FORT WORTH, Texas — Opal Lee is a Fort Worth icon, known for her multiple activism endeavors and warm personality.
At 94 years old, she's known statewide as the “Grandmother of Juneteenth” for her efforts in preserving the history about the day enslaved people in Texas learned of slavery’s abolition. In Fort Worth she dedicated four decades to coordinating the city’s annual Juneteenth celebration. She’s the oldest living board member of the National Juneteenth Observance Foundation and helped pave the way for 43 states establishing Juneteenth as a day of observance. In September she delivered 1.54 million signatures to Congress from a petition she created to make Juneteenth a national holiday.
She’s also passionate about food insecurity, and once helped lead her local food bank. It was then she learned about more than 40 food deserts in Tarrant County. This led to her launching a five-acre urban farm along the Trinity River in Fort Worth. Debuted in 2019, Opal’s Farm is named in her honor.
“Let your bucket down where you are,” said Lee, as she recited one of her favorite quotes by Black American educator Booker T. Washington. “Meaning you got a backyard, you could grow your own food. People are going to have to do that if the pandemic keeps up the way it is, if there are shortages of food, and that could happen.”
To those who know her best, it’s clear she still has the vigor as someone half her age. Throughout the week she can be found exercising in her home.
“I do 10 laps around the house, and out the front and back again to keep the old legs going and that equals more than two miles,” she said.
She works hard to stay healthy and knows the risk coronavirus poses to her health at her age. As a former educator she believes knowledge is power. Since the onset of COVID-19 she’s stayed up to date on current case numbers and is serious about keeping her mask on when around people. She’s recently taken to the Opal Farm website to urge people to stay away from their elderly loved ones this holiday season.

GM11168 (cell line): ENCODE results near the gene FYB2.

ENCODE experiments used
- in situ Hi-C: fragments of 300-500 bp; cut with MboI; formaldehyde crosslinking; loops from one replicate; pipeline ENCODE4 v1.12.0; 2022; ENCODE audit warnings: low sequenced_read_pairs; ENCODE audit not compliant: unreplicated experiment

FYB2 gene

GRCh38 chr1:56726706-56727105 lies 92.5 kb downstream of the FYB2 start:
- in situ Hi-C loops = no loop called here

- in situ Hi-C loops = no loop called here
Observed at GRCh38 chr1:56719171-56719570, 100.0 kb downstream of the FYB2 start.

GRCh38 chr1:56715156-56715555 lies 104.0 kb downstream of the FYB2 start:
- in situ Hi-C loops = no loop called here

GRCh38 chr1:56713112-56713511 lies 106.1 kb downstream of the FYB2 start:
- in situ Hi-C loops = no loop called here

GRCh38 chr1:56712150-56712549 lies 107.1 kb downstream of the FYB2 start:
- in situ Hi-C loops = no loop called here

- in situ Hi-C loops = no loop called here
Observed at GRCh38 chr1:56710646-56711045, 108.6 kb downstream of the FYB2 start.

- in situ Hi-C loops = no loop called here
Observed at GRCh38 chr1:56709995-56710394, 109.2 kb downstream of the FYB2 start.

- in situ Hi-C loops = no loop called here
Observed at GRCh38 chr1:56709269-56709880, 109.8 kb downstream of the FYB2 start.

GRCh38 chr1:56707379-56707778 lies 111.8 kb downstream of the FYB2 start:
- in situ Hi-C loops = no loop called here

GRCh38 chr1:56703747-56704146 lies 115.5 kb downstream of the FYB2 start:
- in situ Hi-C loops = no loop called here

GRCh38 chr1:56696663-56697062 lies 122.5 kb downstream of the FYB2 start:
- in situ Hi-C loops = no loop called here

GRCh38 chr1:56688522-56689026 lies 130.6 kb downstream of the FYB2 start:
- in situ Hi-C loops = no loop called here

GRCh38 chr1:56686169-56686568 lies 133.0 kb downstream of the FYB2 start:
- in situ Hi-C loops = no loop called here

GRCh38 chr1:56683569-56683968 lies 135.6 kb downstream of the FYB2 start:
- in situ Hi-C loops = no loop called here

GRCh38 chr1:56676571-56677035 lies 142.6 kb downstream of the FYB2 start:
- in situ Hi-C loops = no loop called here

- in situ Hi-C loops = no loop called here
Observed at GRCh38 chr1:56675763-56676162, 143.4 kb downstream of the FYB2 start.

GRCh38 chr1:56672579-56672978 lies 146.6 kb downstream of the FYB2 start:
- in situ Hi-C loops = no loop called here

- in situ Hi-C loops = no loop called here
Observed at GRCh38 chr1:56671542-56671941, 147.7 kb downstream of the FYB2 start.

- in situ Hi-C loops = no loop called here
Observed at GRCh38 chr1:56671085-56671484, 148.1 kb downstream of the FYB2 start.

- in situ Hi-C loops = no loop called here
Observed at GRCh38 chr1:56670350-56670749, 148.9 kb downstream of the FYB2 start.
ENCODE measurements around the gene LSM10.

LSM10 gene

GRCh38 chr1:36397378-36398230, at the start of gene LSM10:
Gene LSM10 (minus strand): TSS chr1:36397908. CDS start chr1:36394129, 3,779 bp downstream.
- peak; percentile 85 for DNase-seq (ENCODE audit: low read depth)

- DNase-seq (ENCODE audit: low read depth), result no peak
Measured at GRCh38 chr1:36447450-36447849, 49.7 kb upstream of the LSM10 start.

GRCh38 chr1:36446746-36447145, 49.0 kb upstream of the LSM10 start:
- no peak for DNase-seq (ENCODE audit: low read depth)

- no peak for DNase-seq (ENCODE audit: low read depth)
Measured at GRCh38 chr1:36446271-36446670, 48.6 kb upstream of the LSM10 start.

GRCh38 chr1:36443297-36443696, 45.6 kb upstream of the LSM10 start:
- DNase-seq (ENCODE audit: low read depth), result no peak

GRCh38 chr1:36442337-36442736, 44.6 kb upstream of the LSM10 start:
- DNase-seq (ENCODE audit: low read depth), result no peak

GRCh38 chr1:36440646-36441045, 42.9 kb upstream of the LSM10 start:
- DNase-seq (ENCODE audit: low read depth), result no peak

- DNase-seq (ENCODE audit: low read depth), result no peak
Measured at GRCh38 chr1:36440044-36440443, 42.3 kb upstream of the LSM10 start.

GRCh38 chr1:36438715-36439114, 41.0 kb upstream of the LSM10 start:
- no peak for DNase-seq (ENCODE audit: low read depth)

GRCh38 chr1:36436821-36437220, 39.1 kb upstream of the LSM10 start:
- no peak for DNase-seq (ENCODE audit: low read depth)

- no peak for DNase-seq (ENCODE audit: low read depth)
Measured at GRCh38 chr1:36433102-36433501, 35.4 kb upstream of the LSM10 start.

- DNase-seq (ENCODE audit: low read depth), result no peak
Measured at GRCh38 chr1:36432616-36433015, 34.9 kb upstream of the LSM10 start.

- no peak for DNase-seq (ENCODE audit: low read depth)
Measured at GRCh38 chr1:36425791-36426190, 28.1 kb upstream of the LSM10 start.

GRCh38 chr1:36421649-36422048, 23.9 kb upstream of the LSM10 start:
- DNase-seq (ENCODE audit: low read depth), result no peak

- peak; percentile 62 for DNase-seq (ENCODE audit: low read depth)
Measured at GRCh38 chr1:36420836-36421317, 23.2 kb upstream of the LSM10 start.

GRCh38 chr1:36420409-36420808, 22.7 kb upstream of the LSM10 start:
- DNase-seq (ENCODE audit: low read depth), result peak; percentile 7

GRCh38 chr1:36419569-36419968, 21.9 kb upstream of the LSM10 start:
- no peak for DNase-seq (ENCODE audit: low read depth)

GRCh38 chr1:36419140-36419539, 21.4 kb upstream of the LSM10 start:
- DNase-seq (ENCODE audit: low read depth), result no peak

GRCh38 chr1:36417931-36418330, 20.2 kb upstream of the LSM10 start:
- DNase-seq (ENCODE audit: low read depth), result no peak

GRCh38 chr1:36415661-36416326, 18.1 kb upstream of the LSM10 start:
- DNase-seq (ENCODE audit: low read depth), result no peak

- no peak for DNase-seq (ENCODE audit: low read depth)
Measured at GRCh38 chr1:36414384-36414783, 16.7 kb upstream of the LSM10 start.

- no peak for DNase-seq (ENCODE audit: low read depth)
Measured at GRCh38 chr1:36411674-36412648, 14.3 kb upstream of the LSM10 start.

“We still need to do the distance thing,” said Lee. “Because we’ve been told we don’t know who are carriers, and the kids come and love grandmother - hug her so much - and then within the next two or three months she’s gone. That doesn’t make good sense.”
Here in the U.S. eight out of 10 COVID-19 deaths have been among people 65 and older, even though the majority of cases have been reported in people under the age 50. Lee says she hasn’t lived this long to be taken away by a virus that can be avoided by taking simple precautions.
“People have to come up with innovative ways to celebrate Thanksgiving or Christmas,” said Lee. “Ways that will not jeopardize your grandma and your auntie who’s 80 years old or 90 years old who might get the virus but not get over it.”
As a grandmother to more than two dozen grandchildren and great-grandchildren she doesn’t want to give up her family's large holiday gatherings, but believes it is a necessity.
“Please take my advice and stay home for Thanksgiving. Stay home for Christmas. Stay home for News Year's, I beg ya,” she said.
Lee has a long-standing tradition of cooking a big feast for New Year’s Day. It’s an event she looks forward to all year long that packs her home full with family and friends. She says it’s her “gift of love” to ring in the new year and to give thanks for the blessings of the past.
“I cook everything I think anybody wants, because I’m not gonna do it the rest of the year,” said Lee. “If you don’t get it from Opal the first of the year you won’t be getting it. So, this year I’m going to have someone on the curb handing them my food in boxes, and telling them ‘Happy New Year.” I don’t want them in here!”
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